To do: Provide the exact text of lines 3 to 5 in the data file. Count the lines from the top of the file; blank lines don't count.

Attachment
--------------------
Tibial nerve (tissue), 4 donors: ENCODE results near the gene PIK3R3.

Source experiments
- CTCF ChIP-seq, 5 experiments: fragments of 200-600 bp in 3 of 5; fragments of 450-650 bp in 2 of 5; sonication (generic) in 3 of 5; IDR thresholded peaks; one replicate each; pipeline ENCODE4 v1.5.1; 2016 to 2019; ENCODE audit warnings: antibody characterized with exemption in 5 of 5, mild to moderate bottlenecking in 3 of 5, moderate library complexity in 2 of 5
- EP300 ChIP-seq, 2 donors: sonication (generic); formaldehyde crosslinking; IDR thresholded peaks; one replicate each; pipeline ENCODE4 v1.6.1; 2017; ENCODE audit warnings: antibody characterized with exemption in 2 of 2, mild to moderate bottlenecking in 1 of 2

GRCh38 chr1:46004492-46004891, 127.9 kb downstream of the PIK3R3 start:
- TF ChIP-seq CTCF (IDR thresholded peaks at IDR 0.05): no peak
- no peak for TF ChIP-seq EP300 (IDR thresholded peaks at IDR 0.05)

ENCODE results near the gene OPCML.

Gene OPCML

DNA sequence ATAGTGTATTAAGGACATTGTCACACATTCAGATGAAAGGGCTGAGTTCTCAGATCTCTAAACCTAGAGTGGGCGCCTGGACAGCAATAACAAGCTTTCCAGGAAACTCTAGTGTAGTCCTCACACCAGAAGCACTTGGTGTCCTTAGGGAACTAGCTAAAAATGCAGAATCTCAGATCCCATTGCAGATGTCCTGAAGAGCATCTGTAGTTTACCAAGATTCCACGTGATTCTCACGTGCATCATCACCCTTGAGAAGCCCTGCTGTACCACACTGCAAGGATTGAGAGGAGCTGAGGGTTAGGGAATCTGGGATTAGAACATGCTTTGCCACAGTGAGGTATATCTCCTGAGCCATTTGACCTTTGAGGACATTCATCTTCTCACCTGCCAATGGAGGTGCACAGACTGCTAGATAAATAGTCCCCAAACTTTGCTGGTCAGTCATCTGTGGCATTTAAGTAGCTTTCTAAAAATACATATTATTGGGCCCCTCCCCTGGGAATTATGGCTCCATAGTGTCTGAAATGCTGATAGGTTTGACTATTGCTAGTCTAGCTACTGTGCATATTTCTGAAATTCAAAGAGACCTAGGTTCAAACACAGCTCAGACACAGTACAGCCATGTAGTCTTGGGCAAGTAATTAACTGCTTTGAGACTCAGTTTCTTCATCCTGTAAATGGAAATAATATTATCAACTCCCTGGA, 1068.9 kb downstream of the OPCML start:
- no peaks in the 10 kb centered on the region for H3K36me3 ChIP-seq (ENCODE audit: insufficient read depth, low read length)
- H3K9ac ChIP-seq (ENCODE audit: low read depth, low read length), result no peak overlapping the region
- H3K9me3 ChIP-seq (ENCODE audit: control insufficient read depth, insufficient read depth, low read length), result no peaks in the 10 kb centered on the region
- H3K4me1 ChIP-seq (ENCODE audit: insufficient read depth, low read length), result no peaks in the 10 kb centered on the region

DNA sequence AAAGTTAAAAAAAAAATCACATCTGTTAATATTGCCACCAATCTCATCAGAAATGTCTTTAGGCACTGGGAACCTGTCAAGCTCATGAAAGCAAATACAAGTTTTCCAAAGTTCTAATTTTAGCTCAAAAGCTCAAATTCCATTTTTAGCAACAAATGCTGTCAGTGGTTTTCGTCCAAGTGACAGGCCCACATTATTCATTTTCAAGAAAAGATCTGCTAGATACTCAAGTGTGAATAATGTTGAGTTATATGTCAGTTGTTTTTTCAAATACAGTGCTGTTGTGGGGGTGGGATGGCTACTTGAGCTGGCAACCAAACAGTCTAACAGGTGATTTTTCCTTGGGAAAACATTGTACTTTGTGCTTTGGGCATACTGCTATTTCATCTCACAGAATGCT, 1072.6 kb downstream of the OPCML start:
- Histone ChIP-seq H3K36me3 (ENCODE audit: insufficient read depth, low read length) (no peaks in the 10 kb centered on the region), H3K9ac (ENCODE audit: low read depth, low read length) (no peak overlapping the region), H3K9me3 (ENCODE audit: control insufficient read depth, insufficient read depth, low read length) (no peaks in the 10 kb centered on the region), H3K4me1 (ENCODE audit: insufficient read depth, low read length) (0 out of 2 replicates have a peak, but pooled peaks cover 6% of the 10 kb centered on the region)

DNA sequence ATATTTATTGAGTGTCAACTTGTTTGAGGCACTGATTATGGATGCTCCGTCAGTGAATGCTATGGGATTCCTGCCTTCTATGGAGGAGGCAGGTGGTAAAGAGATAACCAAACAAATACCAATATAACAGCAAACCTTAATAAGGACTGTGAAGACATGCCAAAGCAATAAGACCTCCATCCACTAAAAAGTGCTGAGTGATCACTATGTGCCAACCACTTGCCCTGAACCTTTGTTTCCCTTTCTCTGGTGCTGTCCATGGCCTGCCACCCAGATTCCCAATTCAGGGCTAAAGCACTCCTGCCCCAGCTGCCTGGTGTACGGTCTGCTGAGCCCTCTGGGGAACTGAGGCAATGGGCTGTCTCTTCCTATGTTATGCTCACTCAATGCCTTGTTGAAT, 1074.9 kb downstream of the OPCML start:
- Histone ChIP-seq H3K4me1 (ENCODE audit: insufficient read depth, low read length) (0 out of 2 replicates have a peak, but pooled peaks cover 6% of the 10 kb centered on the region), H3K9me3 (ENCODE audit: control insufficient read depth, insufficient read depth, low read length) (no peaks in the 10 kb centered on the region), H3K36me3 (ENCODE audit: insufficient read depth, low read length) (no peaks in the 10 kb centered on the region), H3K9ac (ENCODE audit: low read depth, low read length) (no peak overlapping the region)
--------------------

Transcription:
- CTCF ChIP-seq, 5 experiments: fragments of 200-600 bp in 3 of 5; fragments of 450-650 bp in 2 of 5; sonication (generic) in 3 of 5; IDR thresholded peaks; one replicate each; pipeline ENCODE4 v1.5.1; 2016 to 2019; ENCODE audit warnings: antibody characterized with exemption in 5 of 5, mild to moderate bottlenecking in 3 of 5, moderate library complexity in 2 of 5
- EP300 ChIP-seq, 2 donors: sonication (generic); formaldehyde crosslinking; IDR thresholded peaks; one replicate each; pipeline ENCODE4 v1.6.1; 2017; ENCODE audit warnings: antibody characterized with exemption in 2 of 2, mild to moderate bottlenecking in 1 of 2

GRCh38 chr1:46004492-46004891, 127.9 kb downstream of the PIK3R3 start: